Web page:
A Filmmaker’s Foray
A young documentarian explores Oklahoma’s female incarceration epidemic.
Amina Benalioulhaj is obsessed with the intersection of women and prisons. These are the stars of the 21-year-old University of Oklahoma student’s documentary, Women Behind Bars, which focuses attention on Oklahoma’s failure to address the nation’s highest female incarceration rate.
Benalioulhaj says she was shocked into action when she learned of the state’s overcrowded women’s institutions.
“I decided I needed to do something to inform my peers and Oklahomans at large,” says Benalioulhaj.
Women are incarcerated at twice the national average in Oklahoma, including many for non-violent crimes, usually drug-related. Possession of small amounts of marijuana, for instance, could land a woman in jail in Oklahoma for a long time. In most states, it’s a minor offense.
Benalioulhaj distills personal stories into a powerful statement – no easy feat for a first-time filmmaker. Benalioulhaj financed the film herself to the tune of roughly $6,000. She taught herself the technical aspects of filmmaking. She and her crew relentlessly threw time and effort into the project.
It paid off. The film was an official selection at Oklahoma’s deadCenter Film Festival this year. But more importantly, its many screenings are raising awareness about the problem.
Benalioulhaj credits the work of Dr. Susan Sharp, an OU sociologist, for her inspiration. For more than 10 years, Sharp’s been following the lives of Oklahoma’s incarcerated women. Sharp’s work fired Benalioulhaj’s imagination – and gripped her conscience.
“I approached Dr. Sharp and asked her if I could use her research and if she could help me get my foot in the door with the Oklahoma Department of Corrections. I wanted to document the experiences of these imprisoned women. She was open to the idea from the beginning and it took off from there,” she says.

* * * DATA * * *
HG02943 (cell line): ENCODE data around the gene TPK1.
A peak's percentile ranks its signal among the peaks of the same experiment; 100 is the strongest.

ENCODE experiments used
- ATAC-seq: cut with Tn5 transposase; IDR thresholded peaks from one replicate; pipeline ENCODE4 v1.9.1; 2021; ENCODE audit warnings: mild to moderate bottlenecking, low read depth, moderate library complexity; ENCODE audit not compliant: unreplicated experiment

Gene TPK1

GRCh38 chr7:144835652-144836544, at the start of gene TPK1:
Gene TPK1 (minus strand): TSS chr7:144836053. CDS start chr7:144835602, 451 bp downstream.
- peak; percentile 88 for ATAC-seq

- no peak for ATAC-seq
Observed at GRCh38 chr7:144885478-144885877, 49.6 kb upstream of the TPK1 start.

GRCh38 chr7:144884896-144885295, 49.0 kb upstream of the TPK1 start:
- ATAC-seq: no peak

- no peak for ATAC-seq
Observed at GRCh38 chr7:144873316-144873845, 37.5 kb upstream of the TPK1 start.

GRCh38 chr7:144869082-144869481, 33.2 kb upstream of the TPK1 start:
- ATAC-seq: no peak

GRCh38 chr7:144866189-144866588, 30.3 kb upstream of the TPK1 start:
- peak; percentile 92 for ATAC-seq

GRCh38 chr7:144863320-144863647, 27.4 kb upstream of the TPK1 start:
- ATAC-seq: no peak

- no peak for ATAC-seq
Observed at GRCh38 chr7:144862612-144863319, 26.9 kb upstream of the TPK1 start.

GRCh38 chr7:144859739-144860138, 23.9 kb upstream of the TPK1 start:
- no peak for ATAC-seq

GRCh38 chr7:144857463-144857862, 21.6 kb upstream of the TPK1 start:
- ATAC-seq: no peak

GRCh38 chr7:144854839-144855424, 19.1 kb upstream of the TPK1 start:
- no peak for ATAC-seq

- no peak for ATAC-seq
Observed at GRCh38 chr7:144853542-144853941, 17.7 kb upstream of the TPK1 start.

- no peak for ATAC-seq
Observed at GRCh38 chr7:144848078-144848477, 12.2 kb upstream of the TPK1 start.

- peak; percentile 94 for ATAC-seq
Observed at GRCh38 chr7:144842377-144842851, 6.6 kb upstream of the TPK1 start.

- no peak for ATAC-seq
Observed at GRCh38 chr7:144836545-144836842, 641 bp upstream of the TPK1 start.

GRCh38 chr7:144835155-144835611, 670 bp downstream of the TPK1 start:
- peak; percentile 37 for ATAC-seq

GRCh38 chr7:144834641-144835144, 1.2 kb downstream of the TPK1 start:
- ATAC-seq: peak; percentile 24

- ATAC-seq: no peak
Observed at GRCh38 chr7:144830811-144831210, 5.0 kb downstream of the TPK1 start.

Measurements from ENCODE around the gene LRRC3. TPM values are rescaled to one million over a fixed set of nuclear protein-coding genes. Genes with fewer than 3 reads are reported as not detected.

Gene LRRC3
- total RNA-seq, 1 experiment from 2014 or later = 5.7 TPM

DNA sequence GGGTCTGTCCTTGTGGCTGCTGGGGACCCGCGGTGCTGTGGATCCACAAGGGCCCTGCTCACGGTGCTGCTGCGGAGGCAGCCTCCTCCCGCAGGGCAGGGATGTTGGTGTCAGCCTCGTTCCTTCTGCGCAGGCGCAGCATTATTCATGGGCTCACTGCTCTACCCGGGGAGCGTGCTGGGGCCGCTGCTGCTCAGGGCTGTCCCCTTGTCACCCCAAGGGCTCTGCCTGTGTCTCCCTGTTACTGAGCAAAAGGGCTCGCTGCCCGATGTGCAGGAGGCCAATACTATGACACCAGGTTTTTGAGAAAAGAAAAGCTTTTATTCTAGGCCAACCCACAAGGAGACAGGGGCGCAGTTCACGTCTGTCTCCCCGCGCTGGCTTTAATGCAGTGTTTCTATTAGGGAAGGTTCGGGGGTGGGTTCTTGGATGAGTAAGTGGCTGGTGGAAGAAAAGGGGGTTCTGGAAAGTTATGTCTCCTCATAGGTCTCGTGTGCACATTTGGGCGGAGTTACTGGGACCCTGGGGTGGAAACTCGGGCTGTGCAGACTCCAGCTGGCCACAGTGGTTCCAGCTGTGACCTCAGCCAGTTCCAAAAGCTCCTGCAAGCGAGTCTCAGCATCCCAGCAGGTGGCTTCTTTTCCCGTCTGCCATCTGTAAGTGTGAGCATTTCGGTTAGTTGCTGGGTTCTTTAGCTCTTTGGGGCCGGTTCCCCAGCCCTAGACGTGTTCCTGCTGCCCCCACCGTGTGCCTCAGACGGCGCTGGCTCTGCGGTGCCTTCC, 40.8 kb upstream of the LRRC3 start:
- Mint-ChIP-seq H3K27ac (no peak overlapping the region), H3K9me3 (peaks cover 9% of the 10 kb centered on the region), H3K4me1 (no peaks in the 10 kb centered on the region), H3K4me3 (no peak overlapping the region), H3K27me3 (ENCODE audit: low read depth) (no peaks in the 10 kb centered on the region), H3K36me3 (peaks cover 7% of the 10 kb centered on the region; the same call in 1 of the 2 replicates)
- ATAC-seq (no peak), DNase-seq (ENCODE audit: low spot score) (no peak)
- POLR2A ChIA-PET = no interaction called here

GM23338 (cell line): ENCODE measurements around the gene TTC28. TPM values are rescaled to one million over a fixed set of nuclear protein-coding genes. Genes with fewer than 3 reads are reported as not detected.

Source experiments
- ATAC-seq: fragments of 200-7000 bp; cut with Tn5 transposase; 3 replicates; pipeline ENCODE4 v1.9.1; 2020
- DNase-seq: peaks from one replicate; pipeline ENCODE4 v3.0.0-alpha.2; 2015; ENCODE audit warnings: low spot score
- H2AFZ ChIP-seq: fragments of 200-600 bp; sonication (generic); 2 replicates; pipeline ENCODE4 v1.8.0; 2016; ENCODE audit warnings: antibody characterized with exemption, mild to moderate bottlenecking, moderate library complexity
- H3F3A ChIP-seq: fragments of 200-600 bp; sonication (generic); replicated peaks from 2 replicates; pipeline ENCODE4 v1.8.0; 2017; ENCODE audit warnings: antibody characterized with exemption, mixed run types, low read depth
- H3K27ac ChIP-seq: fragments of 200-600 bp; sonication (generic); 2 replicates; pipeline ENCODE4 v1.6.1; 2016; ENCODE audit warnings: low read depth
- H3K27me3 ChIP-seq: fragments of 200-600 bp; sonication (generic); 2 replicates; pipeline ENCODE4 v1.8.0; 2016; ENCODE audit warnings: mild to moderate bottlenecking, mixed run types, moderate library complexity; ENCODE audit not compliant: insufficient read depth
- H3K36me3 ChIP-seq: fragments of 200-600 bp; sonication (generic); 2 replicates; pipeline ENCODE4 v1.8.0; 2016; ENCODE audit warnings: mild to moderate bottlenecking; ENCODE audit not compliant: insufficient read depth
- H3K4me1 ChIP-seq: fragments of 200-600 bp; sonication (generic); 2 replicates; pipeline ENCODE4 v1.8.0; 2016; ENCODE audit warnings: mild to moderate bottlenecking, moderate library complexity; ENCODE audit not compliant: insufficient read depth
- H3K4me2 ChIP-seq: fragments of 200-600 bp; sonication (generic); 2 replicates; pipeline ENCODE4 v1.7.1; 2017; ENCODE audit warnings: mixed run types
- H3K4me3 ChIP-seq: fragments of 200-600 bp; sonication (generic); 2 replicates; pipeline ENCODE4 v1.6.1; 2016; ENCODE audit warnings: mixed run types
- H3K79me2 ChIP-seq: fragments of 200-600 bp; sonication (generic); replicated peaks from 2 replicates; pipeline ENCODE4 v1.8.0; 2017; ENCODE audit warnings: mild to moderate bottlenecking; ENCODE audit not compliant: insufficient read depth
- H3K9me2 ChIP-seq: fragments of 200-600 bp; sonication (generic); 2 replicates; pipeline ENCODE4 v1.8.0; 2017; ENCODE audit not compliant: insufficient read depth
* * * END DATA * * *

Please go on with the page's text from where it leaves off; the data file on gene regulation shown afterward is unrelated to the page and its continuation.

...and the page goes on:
At times Women Behind Bars goes beyond chronicling lives of its subjects to map the web of social problems caused by Oklahoma’s excessive female incarceration rate. When mothers go to prison, families implode. Many of these women are single mothers. After the gavel hits the bar, those women’s children are placed in the custody of the Department of Human Services and later in foster care. Massive disruptions like this aren’t conducive to the rigorous pursuit of an education. And uneducated kids are more likely to turn to crime.
The film hits the mark with its primary goal – raising awareness. But awareness alone doesn’t bring real world change. Change, says Benalioulhaj, will come when people pressure legislators to refine the laws that stuff women’s prisons beyond capacity. Less incarceration of non-violent female offenders would significantly reduce the state’s female prison population, she says.
Many of these women sit in jail cells for drug-related charges. Many of them will return to prison repeatedly unless the system treats the root problem – drug addiction. And, she says, Oklahoma’s high poverty rate exacerbates each and every one of these conditions.
Benalioulhaj’s interest in the subjects of her movie won’t end when the curtain comes down. She aspires to work directly with them after she graduates.
“My interest is yoga therapy. I would like to take that into the prisons and work with the women,” she says. “My hope is to provide emotional healing and therapy for them.”